To recover his lost territories in Normandy, Anjou, Maine, and Touraine King John set about funding an army with money partly raised by his northern sheriffs to whom he gave extra powers by making them royal officials answerable to the treasury. He removed many of his old sheriff’s and transferred others to different counties replacing them with men who he knew would carry out his orders. Among King John’s ‘new wave’ of mercenary captains were Philip Marc, Robert de Vieuxpont, Hubert de Burgh, Philip Oldcoates and Brian de Lisle. Robert de Vieuxpont was a displaced soldier from Southern France, who now became custodian of the honour of Peverell, the honour of Higham Ferrers and Tickhill and Sheriff of Nottinghamshire and Derbyshire. Brian de Lisle became castellan of Knaresborough in 1205, Sheriff of Yorkshire in 1206 and between 1208-9 was deputy Chief Forester of Nottinghamshire and Derbyshire, he was also custodian of Bolsover Castle, the Wapentakes of the High Peak, Laxton and North Wheatley and later succeeded Robert de Vieuxpont in charge of the Archbishopric of York and the honour of Peverell, becoming Justice of the Forest in the 1220’s. In 1207 Hugh de Neville became Exchequer of the Sherwood Forest and by 1209 the administration established by King John in the northern counties differed so completely from the normally accepted operations of government that it became unrecognisable amounting as it did to a virtual dictatorship.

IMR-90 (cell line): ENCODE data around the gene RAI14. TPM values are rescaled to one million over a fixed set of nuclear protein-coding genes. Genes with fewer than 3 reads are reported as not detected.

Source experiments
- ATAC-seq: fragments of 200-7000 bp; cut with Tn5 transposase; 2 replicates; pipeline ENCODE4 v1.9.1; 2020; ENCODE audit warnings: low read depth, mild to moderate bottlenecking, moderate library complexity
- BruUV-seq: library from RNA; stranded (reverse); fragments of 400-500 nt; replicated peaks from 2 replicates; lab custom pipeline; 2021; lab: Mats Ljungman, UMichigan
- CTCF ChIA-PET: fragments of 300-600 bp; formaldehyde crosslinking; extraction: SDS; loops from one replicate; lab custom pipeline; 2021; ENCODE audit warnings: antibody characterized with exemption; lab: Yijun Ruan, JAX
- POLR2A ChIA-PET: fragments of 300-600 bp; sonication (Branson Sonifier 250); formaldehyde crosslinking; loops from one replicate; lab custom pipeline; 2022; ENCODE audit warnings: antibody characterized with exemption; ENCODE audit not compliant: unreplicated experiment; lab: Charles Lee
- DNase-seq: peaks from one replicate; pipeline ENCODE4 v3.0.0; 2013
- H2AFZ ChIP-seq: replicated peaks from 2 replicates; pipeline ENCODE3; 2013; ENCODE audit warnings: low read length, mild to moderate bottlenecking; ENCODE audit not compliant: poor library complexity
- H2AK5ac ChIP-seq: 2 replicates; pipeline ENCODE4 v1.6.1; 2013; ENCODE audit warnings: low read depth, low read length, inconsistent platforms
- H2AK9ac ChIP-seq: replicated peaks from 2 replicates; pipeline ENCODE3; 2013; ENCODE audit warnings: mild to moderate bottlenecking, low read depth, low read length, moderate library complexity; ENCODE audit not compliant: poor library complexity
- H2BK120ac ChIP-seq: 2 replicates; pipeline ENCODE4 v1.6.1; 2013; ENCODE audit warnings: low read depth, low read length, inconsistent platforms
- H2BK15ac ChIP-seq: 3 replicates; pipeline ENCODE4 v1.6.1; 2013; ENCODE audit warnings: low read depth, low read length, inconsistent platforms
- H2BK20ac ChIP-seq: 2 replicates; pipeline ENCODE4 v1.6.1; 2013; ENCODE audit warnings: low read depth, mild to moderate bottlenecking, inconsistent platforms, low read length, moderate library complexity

In addition to raising money for his adventures abroad the sheriffs were also expected to clamp down on any hint of baronial rebellion, this while King John was giving shires, castles and forest wardenships to his own people much to the annoyance of local established families who had a long tradition of service to the crown. Royal Officers had always been feared but these foreign newcomers were hated by the northern baronage with a passion, due partly to the fact they had been dispossessed of much of their lands, which meant not only the loss of lands but the revenue from them added to which the revenue on the property they still possessed went not to them but into the coffers of King John. Adding insult to injury many of the barons had paid scutage in order to be exempted from these expeditions abroad but that mattered little to King John who ordered that hostages be taken to insure their participation. Walter de Lacy had to give four hostages who were entrusted to Engelard and another hostage was William, of Monmouth. In 1214-15 the Barons were so dissatisfied with King John they threatened war against him and this led to the Magna Carta of 1215.